When he was 23, Lasn went to Europe, but his boat stopped in Yokohama, a port city just outside of Tokyo, for two days. He said he “fell in love with Japan and was unable to get back on the boat”. As a testament to Lasn's resourcefulness, he managed to create a market research company in the post-war Tokyo during the 60s and made enough money to go traveling the world for three years. He then returned to Japan, married Masako Tominaga, and immigrated to Canada in 1970.
He began making documentary films over the next 20 years, and these were broadcast on PBS, CBC and around the world, winning over 15 international awards. His most famous films include Japan, Inc. (1980), The Rise and Fall of American Business Culture (1984), and The Autumn Rain: Crime in Japan (1990).
His first big clash with corporations and big media came in 1989, when he created a TV spot that criticized the logging of B.C.'s forests. After finding that TV stations all rejected his request to buy air time for his spot, Lasn had an “epiphany” that there were certain voices being excluded on the airwaves.
Autosaurus meets CanWest and CBC's resistance
Then he attempted to place anti-car ads on TV, a 30 second clip that called the car "Autosaurus." The ad's message was that "there's a monster out there that's eating up the environment."
Both Canwest (now owned by Postmedia) and the CBC refused to run the ad. Lasn sued. Litigation went on for years, another indication of the man's perseverance and determination. On April 3, 2009, the British Columbia Court of Appeal overturned a BC Supreme Court ruling that dismissed the case and granted Adbusters permission to go after the major media corporations that originally refused to run the ad. Automobile advertising is one of the largest sources of revenue for media corporations. It was a high stakes ruling. Lasn said the ruling allowed Adbusters "permission to take on the media corporations and hold them up to media scrutiny."
He won the suit against Canwest, but then the newspaper chain declared bankruptcy and Lasn wasn't able to collect.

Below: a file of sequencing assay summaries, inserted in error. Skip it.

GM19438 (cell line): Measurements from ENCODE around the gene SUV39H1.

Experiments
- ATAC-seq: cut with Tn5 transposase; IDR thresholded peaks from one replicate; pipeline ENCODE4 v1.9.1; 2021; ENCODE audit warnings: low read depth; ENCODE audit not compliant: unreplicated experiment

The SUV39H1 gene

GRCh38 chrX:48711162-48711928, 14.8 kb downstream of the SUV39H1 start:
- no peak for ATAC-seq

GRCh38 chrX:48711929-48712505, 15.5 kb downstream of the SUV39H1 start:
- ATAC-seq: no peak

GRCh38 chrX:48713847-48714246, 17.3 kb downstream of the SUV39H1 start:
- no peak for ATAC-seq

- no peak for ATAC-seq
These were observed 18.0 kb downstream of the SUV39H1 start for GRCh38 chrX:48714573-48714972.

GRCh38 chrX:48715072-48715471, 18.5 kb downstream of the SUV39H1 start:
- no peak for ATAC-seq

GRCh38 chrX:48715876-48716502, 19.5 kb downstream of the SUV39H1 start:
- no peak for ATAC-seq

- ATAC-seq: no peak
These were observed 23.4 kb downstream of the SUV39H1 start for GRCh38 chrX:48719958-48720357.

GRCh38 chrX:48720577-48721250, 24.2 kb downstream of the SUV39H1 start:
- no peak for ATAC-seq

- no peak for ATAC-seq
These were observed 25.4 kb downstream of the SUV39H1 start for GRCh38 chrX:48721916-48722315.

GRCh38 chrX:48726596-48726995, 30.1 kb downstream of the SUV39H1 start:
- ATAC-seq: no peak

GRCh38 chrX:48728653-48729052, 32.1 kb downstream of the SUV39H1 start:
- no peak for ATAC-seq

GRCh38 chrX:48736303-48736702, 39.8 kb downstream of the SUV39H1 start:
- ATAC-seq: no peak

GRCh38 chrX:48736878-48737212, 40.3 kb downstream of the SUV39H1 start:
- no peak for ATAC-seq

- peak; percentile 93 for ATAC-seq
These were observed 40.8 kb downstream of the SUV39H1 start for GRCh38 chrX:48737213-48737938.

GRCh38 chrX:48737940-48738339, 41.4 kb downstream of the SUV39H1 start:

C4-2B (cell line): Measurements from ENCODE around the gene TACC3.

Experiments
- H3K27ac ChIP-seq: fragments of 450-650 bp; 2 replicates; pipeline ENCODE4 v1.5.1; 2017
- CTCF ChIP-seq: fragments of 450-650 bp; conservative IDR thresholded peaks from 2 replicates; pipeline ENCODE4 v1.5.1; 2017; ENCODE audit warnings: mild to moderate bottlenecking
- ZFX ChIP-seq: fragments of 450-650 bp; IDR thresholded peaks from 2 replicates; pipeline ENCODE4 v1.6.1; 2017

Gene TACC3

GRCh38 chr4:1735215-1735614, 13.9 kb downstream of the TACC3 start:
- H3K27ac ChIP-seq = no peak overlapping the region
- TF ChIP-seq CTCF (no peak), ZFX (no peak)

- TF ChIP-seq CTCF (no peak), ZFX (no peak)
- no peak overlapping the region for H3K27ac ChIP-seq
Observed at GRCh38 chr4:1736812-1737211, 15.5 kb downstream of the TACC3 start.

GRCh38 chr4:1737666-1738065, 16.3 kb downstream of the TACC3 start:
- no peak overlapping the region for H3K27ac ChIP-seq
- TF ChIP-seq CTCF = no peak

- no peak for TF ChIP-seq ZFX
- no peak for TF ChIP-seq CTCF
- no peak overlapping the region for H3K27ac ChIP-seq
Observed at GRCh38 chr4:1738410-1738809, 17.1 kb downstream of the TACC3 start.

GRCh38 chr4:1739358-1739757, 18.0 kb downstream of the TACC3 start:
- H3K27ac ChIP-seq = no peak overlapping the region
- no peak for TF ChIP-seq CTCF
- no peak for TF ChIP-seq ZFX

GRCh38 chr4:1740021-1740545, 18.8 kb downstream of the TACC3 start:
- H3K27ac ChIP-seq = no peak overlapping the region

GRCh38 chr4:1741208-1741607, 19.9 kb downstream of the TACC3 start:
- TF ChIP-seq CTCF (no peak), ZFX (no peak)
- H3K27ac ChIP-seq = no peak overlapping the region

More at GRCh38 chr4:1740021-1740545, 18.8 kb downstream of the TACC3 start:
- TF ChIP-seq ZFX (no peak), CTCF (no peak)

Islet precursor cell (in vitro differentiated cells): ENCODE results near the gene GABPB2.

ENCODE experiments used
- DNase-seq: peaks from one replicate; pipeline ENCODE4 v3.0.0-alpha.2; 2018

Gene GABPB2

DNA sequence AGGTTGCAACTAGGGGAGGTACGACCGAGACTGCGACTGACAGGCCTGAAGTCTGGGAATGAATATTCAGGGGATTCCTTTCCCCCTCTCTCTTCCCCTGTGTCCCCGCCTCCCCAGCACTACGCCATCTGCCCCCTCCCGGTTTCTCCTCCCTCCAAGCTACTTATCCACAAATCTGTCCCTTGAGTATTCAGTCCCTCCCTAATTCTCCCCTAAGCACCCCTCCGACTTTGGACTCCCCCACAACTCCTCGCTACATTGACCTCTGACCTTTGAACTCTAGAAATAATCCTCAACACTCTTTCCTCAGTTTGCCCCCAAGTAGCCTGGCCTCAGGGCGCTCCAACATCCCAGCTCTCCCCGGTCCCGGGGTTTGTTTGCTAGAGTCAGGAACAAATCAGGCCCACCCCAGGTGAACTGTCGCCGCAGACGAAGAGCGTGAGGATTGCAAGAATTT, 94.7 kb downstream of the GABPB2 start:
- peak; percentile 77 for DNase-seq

Other Adbusters campaigns have been TV Turnoff Week and Digital Detox Week that enoucrage people to spend seven days unplugged without any electronics.
Spoof ads parodied popular marketing campaigns by brands like Nike, Calvin Klein, Camel cigarettes and Lasn and his fellow media activists thumbed their nose at rampant consumerism by launching the “Buy Nothing Day” campaign.
Adbusters sponsored a "One Flag" competition that asked readers to create a flag that stood for global citizenship without using words or previously used symbols. It was a breath of fresh air for people who felt that their flag -- ones reflecting a colonized past or a major religion -- didn't truly represent them.
The magazine then sold "open source" shoes without brands or trademarks in 2004. The shoes were designed by another local celebrity, John Fluevog, and were made from organic hemp and recycled car tires.
In 1999, Adbusters was named "Magazine of the Year" in Canada.
"The best lack all conviction..."
"I worked with Kalle at a time when the protests against the Iraq war mobilized millions around the world and yet were completely ignored, when the neoconservatives in Washington were running the show with impunity, when it was obvious things were going off the rails — economically, environmentally, socially — but nobody seemed able to do much about it," Deborah Campbell, a former associate editor at Adbusters, told The Vancouver Observer.